Anna Raytcheva journeyed across oceans and cultures from Bulgaria in 1990, arriving at Princeton as the first recipient of the Gary T. Capen Family Scholarship for International Women.
Now she is the first Capen Scholar to give back to that fund.
“When you’re part of the Princeton community,” says Raytcheva ’94, “you realize how many alumni have this drive, this motivation, to make a difference in the world. That’s what Mr. and Mrs. Capen have done. It’s an example that makes you want to participate in providing opportunity to others.”
Gary Capen ’59 established the scholarship in 1986, with just such opportunity in mind. He had traveled extensively with his wife, Joan, and their three daughters, and was struck by what he saw in Eastern Europe—both its beauty and its need. “It’s an area that has suffered so much throughout history,” he says. When the possibility of supporting a student from that part of the world crossed his desk, he was instantly interested.
Raytcheva says the scholarship fund was an “amazing gift,” and credits Capen for recognizing the crucial role education can play in the lives of women. “It was an enormous privilege for me to come to Princeton University,” she says. “And from day one, I knew that I could not have attended without the Capen Scholarship.”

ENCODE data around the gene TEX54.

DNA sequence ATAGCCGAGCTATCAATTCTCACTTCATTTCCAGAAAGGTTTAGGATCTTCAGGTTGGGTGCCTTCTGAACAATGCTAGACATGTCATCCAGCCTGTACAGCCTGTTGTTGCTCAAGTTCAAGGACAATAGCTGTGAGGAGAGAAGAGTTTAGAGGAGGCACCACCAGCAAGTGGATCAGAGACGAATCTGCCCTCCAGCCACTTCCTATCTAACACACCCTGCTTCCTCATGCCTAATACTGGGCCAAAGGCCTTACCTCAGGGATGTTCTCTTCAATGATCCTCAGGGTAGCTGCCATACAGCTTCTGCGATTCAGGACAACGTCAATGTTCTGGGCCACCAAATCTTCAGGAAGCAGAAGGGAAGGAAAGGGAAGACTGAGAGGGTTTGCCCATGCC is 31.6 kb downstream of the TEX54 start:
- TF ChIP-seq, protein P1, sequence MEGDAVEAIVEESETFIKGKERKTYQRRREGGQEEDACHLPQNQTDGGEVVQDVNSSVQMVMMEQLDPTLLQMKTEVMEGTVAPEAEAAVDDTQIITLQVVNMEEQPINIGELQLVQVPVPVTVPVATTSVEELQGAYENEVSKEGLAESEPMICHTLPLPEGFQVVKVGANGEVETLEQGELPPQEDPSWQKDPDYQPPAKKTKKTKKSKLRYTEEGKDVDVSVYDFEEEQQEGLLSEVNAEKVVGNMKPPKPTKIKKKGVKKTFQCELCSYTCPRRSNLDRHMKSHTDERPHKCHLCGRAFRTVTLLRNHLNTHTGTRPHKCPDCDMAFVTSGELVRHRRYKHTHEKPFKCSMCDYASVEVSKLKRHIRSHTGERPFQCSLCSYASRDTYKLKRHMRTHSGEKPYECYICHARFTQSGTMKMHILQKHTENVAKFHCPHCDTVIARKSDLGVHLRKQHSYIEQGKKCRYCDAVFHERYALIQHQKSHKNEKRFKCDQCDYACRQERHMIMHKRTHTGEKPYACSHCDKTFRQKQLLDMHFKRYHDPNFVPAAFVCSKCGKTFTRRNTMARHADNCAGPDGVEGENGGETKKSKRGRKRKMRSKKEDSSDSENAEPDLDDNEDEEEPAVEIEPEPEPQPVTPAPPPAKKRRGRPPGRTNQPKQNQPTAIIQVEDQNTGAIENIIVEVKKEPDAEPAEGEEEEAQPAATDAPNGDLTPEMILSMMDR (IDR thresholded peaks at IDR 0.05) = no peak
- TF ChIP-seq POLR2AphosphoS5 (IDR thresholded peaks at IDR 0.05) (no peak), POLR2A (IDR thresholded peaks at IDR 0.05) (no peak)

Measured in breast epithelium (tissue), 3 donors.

Each year, more than 3,000 undergraduates receive scholarships from funds established by alumni and friends. Students are encouraged to write to their scholarship donors, and the overwhelming majority do. Many donors write back, creating a connection that often turns into a lasting friendship.
She left communist Bulgaria for Princeton only months after the fall of the Berlin Wall, graduated with honors, and became a trader at CitiGroup in New York. At the heart of her time at Princeton was a relationship with the Capen family that grew to include holiday dinners, summer vacations, and advice that helped Raytcheva manage an undergraduate education thousands of miles from home.
“Anna became like a daughter to us,” says Capen, who believes personal relationships enhance philanthropy for all involved. When Raytcheva walked down the aisle as a bride in Sofia, Bulgaria, the Capens were there, five beaming faces all the way from Wayzata, Minnesota. And over dinner in a Manhattan restaurant one night last year, Raytcheva surprised the Capens with the news of her intended gift.
Capen was stunned. “I said to her, ‘Anna, ‘that’s fantastic.’”
“Just tell me how to do it,” she replied.
Capen laughs, remembering how deeply moved he was, thrilled to be part of an expanding circle of philanthropy.
“This gift is a very big deal for us,” he says.
Raytcheva plans to add to the scholarship over the years and looks forward to supporting future generations of Princetonians.
“One day,” she says, “I hope to do more.”